Wednesday: Hili dialogue

September 21, 2016 • 6:38 am

It’s Wednesday, September 21, and the “food day” holidays have reached their nadir with National Pecan Cookie Day. I doubt that any reader here will eat one. Getting to the larger events on this day in history, in 1897 the New York Sun published its famous “Yes, Virginia, there is a Santa Claus” letter, helping inspire, I’m sure, dozens of Christian apologists.  The Sun‘s response, evoked by an inquiry from an 8-year-old girl, is given below. It could have been written by someone like C. S. Lewis, but substituting the word “God” for “Santa Claus” and leaving out the chimney bit. It even extols faith and says the world would be meaningless without Santa! Have a look:


Speaking of fantasy, on this day in 1937 J. R. R. Tolkien’s book The Hobbit was published.

Notables born on this day include the great mountaineer Hermann Buhl (1924), killed by falling through a cornice on Chogolisa in Pakistan in 1957. He’d made the first ascent of Nanga Parbat, finishing it solo and bivouacking overnight at atltitude because he was caught out late. Leonard Cohen was born on this day in 1934, Stephen King in 1947, and Bill Murray in 1950. Those who died on this day include Walter Brennan (1974) and Florence Griffith Joyner (1998, epileptic seizure). Meanwhile in Dobrzyn, Hili has taken to sleeping upstairs on the guest bed.

A: You have become very fond of this place lately.
Hili: The guests come and go but bedding stays.

In Polish:

Ja: Bardzo polubiłaś ostatnio to miejsce.
Hili: Goście przyjeżdżają i wyjeżdżają, a pościel zostaje.
Lagniappe: from Dangerous Minds, via reader T. Fife, we have the face of Charles Darwin seen in a patient’s eye scan. Pity the person can’t charge others to come see it!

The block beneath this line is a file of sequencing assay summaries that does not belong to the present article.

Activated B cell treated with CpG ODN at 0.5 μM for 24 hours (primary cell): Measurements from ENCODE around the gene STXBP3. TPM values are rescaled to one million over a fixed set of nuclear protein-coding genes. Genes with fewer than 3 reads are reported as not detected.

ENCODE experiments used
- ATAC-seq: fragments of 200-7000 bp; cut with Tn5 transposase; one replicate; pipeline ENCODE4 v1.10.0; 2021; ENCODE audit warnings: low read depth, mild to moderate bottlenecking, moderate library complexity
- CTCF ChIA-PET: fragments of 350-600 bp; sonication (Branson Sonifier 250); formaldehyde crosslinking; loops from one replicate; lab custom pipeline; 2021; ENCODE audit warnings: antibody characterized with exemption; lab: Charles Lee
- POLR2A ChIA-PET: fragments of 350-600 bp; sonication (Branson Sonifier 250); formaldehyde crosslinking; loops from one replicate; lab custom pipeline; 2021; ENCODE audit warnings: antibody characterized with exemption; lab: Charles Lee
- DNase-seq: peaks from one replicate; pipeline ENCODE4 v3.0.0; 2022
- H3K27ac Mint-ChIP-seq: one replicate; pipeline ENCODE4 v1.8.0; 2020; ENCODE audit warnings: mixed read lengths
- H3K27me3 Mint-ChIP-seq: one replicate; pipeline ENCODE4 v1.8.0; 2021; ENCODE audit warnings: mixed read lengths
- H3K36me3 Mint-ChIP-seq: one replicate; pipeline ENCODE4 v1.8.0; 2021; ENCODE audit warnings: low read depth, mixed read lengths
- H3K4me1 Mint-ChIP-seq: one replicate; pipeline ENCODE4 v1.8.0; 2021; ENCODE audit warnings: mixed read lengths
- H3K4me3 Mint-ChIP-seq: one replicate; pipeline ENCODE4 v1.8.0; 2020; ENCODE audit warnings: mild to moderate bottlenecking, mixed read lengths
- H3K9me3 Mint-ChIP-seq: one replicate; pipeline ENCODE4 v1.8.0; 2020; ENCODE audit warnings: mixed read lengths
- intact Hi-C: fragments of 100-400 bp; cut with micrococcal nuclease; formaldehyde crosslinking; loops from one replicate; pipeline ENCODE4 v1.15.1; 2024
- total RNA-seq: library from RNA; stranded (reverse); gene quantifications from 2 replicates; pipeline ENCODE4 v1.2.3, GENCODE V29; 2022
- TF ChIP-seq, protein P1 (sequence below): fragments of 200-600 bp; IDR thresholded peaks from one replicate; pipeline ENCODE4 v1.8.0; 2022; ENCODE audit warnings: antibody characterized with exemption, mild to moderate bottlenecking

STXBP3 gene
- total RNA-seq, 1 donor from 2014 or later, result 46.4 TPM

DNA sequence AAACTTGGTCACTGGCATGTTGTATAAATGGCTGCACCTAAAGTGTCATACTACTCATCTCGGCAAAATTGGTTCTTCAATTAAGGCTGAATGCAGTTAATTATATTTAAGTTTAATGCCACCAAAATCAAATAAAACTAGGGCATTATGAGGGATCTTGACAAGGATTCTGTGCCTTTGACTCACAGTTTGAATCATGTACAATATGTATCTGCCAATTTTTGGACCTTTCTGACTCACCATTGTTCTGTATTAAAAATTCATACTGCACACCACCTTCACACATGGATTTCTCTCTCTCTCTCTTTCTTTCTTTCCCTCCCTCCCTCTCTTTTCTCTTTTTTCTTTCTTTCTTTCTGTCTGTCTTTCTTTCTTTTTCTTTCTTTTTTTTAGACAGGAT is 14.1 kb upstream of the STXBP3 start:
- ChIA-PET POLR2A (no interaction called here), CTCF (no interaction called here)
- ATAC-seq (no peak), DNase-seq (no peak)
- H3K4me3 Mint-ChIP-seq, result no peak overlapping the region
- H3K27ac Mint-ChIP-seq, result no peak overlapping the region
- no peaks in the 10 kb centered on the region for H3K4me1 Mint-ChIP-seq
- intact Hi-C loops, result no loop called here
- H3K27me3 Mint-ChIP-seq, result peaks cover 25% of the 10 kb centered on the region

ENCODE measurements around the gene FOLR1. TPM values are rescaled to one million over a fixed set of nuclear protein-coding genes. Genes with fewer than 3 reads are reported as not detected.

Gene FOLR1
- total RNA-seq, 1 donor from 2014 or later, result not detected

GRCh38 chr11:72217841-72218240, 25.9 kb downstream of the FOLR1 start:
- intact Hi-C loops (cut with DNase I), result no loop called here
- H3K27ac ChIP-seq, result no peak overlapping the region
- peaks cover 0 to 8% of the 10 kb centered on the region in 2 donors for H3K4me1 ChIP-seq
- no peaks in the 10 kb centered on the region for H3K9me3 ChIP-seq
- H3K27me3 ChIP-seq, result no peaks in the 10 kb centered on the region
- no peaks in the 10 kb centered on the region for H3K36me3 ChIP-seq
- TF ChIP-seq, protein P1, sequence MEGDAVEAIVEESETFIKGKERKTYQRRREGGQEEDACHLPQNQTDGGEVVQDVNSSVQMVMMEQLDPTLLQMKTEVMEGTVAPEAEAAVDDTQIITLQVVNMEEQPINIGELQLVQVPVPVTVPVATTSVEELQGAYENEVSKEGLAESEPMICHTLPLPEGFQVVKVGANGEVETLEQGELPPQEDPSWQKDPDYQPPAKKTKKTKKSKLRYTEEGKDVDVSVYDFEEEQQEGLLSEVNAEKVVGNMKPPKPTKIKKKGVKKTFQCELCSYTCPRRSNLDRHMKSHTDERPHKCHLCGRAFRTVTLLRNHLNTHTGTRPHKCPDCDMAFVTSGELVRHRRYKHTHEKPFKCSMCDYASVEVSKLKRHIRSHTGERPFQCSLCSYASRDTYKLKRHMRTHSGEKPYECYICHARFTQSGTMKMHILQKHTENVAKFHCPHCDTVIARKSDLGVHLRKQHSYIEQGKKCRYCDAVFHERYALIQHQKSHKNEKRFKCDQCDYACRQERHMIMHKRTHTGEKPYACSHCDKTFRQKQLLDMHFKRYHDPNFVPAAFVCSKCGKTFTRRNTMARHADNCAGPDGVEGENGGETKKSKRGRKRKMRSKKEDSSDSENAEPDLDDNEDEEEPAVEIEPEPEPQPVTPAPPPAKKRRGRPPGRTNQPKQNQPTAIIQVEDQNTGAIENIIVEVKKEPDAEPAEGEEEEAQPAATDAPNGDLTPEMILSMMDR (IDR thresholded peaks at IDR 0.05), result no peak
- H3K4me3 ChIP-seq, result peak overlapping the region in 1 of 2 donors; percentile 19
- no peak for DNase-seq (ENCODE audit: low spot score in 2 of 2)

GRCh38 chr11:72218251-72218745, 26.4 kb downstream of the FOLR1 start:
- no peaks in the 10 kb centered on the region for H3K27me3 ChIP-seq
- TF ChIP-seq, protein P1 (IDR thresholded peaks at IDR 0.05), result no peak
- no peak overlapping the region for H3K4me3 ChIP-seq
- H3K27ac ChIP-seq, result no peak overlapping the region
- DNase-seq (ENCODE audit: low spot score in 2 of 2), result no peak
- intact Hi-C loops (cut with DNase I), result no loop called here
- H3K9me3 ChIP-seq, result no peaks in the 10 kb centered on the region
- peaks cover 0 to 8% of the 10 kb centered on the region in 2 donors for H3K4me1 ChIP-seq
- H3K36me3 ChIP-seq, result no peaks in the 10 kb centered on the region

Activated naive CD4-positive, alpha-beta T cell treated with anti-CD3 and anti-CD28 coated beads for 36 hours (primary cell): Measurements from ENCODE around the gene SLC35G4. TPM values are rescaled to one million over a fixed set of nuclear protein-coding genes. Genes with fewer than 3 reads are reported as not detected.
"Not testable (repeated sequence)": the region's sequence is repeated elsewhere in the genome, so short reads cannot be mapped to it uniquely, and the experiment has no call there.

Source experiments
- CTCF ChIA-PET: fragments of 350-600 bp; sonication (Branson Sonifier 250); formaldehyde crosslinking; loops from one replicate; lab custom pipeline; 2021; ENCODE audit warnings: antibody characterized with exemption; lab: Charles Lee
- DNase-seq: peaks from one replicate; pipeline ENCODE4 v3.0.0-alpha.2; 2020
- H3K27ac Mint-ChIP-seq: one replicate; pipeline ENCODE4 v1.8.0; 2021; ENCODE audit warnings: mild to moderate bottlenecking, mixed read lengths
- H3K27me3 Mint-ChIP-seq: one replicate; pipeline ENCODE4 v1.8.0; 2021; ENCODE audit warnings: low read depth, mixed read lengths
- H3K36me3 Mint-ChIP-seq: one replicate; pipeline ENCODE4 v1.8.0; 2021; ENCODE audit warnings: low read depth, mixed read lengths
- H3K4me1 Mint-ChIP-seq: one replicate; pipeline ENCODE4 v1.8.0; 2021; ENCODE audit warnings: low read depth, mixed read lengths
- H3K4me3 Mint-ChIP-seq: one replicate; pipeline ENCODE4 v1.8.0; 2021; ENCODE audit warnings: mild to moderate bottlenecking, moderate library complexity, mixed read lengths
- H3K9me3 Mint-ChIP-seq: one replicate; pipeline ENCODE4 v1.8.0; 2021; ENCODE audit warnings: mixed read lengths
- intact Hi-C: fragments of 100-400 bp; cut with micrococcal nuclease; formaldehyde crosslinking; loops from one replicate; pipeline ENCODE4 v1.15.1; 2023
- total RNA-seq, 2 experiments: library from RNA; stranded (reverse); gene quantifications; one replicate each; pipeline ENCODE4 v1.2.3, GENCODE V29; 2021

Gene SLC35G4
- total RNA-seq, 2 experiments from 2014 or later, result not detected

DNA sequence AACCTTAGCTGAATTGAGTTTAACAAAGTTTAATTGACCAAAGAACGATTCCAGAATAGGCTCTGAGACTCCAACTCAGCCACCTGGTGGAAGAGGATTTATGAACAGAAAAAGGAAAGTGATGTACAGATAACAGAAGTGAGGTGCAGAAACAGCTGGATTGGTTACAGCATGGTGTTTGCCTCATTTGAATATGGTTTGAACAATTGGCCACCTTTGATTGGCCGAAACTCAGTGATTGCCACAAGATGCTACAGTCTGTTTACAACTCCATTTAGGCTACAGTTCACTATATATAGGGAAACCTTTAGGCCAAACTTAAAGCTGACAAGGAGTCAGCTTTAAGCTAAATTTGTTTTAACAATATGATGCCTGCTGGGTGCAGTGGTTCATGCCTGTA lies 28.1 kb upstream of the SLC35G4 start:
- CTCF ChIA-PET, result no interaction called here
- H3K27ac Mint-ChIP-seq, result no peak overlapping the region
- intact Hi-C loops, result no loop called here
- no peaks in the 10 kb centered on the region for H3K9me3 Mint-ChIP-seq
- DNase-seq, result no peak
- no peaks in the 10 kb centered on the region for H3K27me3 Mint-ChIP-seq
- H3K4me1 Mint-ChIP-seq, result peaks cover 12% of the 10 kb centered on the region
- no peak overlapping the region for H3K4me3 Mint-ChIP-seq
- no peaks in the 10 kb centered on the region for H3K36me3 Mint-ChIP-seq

34 thoughts on “Wednesday: Hili dialogue

  1. ” in 1897 the New York Sun published its famous “Yes, Virginia, there is a Santa Claus” letter, helping inspire dozens of Christian apologists.”

    Damned mainstream media.

    1. Yep, I love that bit. It shows a whimsy that I think is often missing from today’s discussions. Clearly, the author (authors?) were perfectly aware of what they were doing and didn’t think there was any harm in it. I expect many atheists today would be horrified with that attitude. 🙂

  2. ‘THE SUN’

    This is obviously not the Sun to which I am accustomed. (To quote Maxim: “On November 17, 1970 […] The Sun, the newest addition to Rupert Murdoch’s expanding publishing empire, put a nude photo of German model Stephanie Rahn on page three under a headline no one read. This struck roughly half of The Sun’s readership as a really good idea ”


    1. I used to work with a bunch of “English job-shoopers” (ex-pat. Englishmen contract engineers who came the USA in the 60s and 70s and stayed).

      Any time one of them went back to the UK, he was expected to return with at least one copy of the Sun for page 3 viewing (“here comes the page 3 girl!”). I’m quite sure they never looked at any of the rest of it.

  3. Pecan cookie day? Let me know when it gets to National Pecan Pie day. THAT is a day I can really tuck into, especially if it’s my grandmother’s pie, but she only makes that for us around Thanksgiving.

    But, the question is, how do readers pronounce “Pecan”? I go for peKAhn, as in Madeline Kahn, or as “puhkahn, rather than the amusing, mostly southern “pee-can”, or as Gordon Ramsey says, “peak-in” (well, he probably says g*$#&$^ F*&$^ing peak-in pie).

    1. As a true Canadian, I front the second vowel: pee-CAN 🙂 If it occurs in combination with another vowel, the stress shifts: PEE-can pie.

  4. … the “food day” holidays have reached their nadir with National Pecan Cookie Day. I doubt that any reader here will eat one.

    I’m not much for sweets, but those Sandies Pecan Shortbreads aint’ half-bad. Now that you’ve tossed down the gauntlet, I might have to pick up a package out of pure orneriness.